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Murder on the Quai by Cara Black (Aimee Leduc Investigations, #16) Read Online (FREE)

Murder on the Quai by Cara Black

Paris · November 9, 1989 · Thursday Night

 

Standing outside the Michelin-starred restaurant, a stone’s throw from the Champs-Élysées, the old man patted his stomach. The dark glass dome of the Grand Palais loomed ahead over the bare-branched trees. To his right, the circular nineteenth-century Théâtre Marigny.

“Non, non, if I don’t walk home I’ll regret it tomorrow.” He waved off his two drunken friends, men he’d known since his childhood in the village, as they laughingly fell into a taxi. Course had followed course; remembering the caviar-dotted lobster in a rich velouté sauce topped off by Courvoisier brandy, he rubbed his stomach again as he waved goodnight to the departing taxi. His belly was taut with discomfort; he needed to stretch it out before bed. Besides, he always enjoyed the walk home to his place on Place François Premier. Even now, after all these years, pride swelled in his chest that he had secured himself an address in le triangle d’or, the golden triangle, the most exclusive quartier in Paris. The thrill of living among the mansions and hôtels de luxe between avenues Montaigne, George V, and the Champs-Élysées never got old to him.

He looped his silk scarf tight, took a deep breath of the piercing chill November night. Belched. The born farmer in him sensed tonight would bring frost—a crinkled frost that would melt on the grey cobbles like tears. In the village, it would have been a hoarfrost blanketing the earth like lace.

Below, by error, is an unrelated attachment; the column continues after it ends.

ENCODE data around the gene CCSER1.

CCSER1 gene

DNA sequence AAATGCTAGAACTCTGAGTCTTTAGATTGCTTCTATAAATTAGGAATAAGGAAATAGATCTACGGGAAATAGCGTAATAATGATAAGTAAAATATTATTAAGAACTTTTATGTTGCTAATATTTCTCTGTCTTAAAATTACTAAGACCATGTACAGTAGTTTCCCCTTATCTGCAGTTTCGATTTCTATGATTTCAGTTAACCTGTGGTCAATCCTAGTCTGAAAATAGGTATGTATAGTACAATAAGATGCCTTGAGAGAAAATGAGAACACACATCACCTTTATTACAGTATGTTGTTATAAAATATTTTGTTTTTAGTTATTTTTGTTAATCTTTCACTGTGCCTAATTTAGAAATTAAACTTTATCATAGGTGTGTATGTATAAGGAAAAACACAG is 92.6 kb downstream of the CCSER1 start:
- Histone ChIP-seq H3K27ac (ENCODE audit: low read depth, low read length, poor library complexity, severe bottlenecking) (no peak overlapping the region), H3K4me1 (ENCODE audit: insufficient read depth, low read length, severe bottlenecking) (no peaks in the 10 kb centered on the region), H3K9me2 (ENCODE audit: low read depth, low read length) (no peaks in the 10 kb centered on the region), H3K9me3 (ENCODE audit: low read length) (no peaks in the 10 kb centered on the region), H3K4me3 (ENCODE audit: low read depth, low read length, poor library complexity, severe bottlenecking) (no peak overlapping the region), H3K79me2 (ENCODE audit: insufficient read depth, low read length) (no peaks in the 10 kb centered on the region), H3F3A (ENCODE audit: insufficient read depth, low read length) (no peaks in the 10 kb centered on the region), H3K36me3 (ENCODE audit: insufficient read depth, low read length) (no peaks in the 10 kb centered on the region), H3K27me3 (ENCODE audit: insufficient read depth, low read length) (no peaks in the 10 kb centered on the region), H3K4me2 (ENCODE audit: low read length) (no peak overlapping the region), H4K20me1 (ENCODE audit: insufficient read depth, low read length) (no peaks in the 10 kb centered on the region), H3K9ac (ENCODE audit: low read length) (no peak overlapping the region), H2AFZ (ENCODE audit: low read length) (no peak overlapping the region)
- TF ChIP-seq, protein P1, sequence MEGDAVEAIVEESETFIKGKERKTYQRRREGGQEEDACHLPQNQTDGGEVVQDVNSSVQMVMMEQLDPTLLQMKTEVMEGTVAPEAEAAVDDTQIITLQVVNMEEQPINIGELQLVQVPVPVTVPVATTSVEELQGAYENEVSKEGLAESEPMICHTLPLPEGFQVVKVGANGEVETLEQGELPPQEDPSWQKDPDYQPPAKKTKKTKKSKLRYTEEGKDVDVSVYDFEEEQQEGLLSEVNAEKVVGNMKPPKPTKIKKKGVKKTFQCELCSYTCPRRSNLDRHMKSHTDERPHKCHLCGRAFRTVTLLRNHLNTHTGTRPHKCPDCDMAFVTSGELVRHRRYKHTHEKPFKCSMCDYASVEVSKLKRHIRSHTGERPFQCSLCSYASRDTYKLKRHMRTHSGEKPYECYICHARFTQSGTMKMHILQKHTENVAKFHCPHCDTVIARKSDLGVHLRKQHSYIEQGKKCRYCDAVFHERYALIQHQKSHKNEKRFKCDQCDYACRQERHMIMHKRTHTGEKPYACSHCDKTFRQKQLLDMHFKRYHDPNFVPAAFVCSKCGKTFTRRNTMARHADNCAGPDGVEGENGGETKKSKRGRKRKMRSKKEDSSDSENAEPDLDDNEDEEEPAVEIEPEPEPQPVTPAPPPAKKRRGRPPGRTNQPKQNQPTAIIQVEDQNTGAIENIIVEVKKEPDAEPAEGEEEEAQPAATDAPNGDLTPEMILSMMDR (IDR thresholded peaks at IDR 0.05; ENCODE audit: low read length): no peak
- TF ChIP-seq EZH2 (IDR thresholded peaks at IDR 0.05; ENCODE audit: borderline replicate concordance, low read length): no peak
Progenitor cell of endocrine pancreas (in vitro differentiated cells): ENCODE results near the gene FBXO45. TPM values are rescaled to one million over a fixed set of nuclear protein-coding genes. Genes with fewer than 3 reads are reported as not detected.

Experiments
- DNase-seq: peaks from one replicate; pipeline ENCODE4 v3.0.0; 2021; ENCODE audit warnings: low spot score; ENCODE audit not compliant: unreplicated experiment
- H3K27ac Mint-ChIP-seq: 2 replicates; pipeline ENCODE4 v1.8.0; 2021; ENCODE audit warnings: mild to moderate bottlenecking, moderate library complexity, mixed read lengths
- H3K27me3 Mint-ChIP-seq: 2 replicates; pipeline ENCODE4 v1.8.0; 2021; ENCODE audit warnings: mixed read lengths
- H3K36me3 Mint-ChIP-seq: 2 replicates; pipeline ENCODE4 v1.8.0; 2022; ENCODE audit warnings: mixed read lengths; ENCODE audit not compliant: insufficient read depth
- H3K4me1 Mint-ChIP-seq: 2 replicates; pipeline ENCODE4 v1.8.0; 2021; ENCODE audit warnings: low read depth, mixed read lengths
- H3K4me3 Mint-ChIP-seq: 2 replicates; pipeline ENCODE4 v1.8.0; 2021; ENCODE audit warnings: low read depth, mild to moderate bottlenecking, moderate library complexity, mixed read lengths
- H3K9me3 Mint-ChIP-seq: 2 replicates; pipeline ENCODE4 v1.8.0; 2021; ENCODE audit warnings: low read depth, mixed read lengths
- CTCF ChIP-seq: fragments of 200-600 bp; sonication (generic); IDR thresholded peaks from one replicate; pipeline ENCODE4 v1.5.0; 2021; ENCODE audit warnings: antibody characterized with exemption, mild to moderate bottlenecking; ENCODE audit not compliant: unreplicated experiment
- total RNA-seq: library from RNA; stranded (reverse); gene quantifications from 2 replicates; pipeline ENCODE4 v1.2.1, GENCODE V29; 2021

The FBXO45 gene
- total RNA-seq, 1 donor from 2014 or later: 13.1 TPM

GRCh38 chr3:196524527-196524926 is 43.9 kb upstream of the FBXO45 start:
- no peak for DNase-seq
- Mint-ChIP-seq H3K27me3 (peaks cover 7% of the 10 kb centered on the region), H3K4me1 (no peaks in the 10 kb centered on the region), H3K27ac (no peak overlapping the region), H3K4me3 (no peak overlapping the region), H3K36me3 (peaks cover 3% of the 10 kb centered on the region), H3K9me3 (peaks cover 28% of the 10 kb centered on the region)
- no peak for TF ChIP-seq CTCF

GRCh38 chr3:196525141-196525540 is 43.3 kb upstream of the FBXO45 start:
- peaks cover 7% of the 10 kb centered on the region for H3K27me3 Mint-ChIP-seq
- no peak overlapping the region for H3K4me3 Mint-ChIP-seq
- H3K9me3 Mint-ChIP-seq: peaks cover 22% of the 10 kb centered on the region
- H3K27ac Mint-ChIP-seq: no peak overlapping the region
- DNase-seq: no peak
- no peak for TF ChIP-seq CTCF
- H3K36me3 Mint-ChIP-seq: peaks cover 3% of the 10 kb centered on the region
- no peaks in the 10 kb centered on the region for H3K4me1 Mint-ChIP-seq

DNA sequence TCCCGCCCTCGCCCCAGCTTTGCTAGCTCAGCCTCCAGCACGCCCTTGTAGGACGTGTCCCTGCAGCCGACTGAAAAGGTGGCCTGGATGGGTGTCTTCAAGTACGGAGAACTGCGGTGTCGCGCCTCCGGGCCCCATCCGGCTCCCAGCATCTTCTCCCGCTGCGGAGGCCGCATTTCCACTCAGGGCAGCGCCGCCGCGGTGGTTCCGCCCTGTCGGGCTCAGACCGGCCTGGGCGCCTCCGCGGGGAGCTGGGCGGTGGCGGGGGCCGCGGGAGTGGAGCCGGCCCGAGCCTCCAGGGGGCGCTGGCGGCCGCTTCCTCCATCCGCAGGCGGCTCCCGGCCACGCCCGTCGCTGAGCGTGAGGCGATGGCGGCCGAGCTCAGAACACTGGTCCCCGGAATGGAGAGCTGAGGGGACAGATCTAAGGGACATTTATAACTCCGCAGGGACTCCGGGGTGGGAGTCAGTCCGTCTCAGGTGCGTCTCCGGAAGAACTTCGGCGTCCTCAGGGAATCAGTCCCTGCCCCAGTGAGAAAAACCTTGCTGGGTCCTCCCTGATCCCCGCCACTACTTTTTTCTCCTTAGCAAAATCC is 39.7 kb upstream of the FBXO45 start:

He looked over his shoulder—force of habit—with vigilance that hadn’t diminished in forty years. They were always so careful, so scrupulous about the details, took precautions—yet Bruno’s murder had scared them all. Made them wonder at the implications. Could it be . . . ? But a month passed and nothing. Were they safe?

Not totally safe, not until the final trust document was rubber-stamped tomorrow. But that was only a formality. Nothing would go wrong this late in the game. He knew that—they all did.

Yet why had he woken up shouting in his sleep last night? Why did Philbert’s dentures grind so at dinner, and why did Alain drink a whole bottle of wine himself?

Brown leaves gusted against his ankles. On his right a blurred Arc de Triomphe glowed like a painting on a postage stamp farther down the Champs-Élysées. He kept a brisk pace, got his blood flowing, warmed up. He was fit as a fiddle, his doctor said, his heart like that of a man twenty years younger. A couple passed, huddling together in the cold.

Walking under the barren trees by the Grand Palais, he became aware of footsteps behind him. The footsteps stopped when he did. But as he turned at the intersection in front of the zebra crossing, he saw no one.

Nerves. The light turned green. He crossed. Midway down the next block he heard the footsteps again. Turned.

“Who’s there?”

Only a dark hedgerow, shadows cast from trees. Unease prickled the hairs on his neck. He walked faster now, looking for a taxi. Silly, he lived two blocks away, but he never ignored a feeling like this. Each taxi passed with a red light crowning the roof: occupied.